Thursday, March 20, 2008

What Can I Say?

It happened again.

You think I'd get off the soap box.

I attended the Toledo Human Resources Association, Diversity Day event on Tuesday morning. I take my hat off to the group that put it together in getting some really good speakers, including Matt Roloff, the man whose
family appears in the TLC reality show Little People, Big World. He happens to be a dwarf, so he talked about his work in helping the world to know the challenges that Little People face in the world.




Only one speaker used PowerPoint. And used it badly.

I don't understand why presenters think they have to read their bullet points to us as they show us their backside. On a scale of 1 - 10, I'd give this presenter a 4. She presented a lot of facts and figures, and a few stories to back up the facts. That is the only reason I marked her so high.

The other two speakers, spoke from the heart. One was just as "learned" as the PowerPoint presenter, but he had two stories for each point he made. It made it easy to understand the abstract principles he was using.

As I have said before, lose the PowerPoint. Make contact with your audience members. Technology can be toxic to the relationship you want to develop with your audience.

P.S. The only person I have seen use PowerPoint well is Scott Ginsberg and that's because he DOESN'T use any bullet points and instead uses the screen as a backdrop for his presentation.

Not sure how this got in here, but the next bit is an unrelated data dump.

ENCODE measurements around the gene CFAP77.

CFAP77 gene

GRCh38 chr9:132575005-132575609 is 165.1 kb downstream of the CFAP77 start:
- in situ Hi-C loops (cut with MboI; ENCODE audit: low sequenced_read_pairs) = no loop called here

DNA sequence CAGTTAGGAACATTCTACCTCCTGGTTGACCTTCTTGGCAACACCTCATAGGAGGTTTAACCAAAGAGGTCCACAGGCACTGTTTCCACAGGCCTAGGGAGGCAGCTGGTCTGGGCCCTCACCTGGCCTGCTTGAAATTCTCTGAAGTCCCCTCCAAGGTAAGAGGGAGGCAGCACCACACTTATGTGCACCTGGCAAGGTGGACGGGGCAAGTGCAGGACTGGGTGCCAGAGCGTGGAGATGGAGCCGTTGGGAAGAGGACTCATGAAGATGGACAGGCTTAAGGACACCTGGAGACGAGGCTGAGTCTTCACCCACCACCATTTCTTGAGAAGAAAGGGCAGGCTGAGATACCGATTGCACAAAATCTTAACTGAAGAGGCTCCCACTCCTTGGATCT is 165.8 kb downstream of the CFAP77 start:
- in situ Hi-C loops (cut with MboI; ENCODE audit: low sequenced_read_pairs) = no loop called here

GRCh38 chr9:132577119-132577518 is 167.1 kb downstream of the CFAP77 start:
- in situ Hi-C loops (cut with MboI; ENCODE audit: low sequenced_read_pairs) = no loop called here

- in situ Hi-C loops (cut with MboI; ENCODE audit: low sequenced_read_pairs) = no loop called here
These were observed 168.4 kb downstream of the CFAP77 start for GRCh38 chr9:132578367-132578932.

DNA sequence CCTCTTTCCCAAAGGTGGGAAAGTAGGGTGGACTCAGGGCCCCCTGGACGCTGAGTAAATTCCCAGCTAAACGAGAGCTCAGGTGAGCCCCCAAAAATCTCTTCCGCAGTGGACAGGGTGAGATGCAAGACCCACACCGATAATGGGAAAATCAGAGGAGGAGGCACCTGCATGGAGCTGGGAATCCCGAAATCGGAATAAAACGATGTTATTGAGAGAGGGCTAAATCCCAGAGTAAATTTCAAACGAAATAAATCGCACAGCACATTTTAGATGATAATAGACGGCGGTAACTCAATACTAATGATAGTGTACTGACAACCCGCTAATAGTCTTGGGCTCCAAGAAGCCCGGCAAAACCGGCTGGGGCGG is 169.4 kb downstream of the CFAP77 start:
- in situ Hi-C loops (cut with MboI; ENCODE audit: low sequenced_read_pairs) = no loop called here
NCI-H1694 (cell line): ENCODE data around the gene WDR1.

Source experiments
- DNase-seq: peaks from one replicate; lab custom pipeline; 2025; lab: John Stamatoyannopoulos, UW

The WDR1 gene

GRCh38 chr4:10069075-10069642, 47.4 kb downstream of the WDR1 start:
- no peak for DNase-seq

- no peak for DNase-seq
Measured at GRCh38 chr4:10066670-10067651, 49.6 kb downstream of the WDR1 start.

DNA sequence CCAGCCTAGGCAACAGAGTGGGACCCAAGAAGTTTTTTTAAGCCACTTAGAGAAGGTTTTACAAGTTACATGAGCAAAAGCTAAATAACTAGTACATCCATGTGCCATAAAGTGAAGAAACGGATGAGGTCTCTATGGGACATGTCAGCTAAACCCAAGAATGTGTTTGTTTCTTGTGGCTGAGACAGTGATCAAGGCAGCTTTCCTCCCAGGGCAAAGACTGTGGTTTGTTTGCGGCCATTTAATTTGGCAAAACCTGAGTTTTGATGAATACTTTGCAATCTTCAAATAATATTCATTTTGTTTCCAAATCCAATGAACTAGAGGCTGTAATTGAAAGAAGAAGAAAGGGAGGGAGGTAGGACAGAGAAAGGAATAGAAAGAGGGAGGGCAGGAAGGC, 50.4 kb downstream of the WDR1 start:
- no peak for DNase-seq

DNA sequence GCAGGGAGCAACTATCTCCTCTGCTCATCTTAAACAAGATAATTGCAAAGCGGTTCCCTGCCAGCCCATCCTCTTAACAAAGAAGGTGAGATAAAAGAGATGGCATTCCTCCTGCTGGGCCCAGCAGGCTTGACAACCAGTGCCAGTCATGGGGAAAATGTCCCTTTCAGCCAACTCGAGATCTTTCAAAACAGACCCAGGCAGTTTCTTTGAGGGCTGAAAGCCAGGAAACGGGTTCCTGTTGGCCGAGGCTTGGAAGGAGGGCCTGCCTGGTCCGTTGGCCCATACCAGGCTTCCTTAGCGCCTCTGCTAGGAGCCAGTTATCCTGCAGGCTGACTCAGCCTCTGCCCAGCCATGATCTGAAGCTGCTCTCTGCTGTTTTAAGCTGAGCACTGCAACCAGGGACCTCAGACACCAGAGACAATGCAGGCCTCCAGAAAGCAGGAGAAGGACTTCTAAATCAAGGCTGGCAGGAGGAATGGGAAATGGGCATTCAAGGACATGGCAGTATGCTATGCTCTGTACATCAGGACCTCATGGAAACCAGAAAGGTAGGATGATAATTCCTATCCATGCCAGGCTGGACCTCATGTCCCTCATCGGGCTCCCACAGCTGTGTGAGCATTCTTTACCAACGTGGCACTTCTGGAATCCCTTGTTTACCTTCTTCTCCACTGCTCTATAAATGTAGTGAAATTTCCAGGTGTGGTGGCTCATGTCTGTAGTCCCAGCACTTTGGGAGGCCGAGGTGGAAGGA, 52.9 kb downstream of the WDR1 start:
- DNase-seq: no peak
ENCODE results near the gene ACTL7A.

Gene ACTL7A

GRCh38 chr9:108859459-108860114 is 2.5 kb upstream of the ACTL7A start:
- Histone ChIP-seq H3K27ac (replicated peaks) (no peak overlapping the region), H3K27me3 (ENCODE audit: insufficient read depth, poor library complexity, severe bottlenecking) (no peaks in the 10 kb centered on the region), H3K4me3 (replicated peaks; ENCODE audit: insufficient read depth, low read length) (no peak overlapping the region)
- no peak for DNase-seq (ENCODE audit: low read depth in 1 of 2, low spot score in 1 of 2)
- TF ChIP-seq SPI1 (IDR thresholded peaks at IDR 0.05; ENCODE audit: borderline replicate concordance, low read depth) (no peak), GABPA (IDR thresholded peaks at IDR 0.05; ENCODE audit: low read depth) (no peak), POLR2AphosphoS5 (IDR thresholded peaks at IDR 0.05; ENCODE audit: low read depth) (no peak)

5 comments:

Jacki Hollywood Brown said...

Now I can honestly say I haven't been in every church or listened to every preacher "preach" but I have never seen a powerpoint presentation during a sermon. I think it is because the preacher wants to connect with the congregation.

Louise Kahle said...

She used some bad punctuation to boot. And I thought she talked a little too much about herself, too.
Wasn't her name lasagne?

Sandy of Sandy's Stuff for Women said...

We teach in BNI training that if Power Point is used, you should have a technical person assist you. But I saw a presentation a month ago where the technical person present couldn't help the fact that the presenter's sequence and the slide sequence were out of whack.

Death to Power Point!

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Greg Peters said...

Someone else who also uses PowerPoint well is Seth Godin. As with Scott, though, he uses it as an accent or backdrop to what he is saying. It's not a crutch to make up for his lack of preparation.

Actually, I think this is the crux of the problem. PowerPoint presentations aren't inherently evil. The issue is that people don't know how to prepare for a presentation properly. Instead of practicing what they are going to say to the point that it sounds natural, they try to take a "shortcut" and end up reading their slides.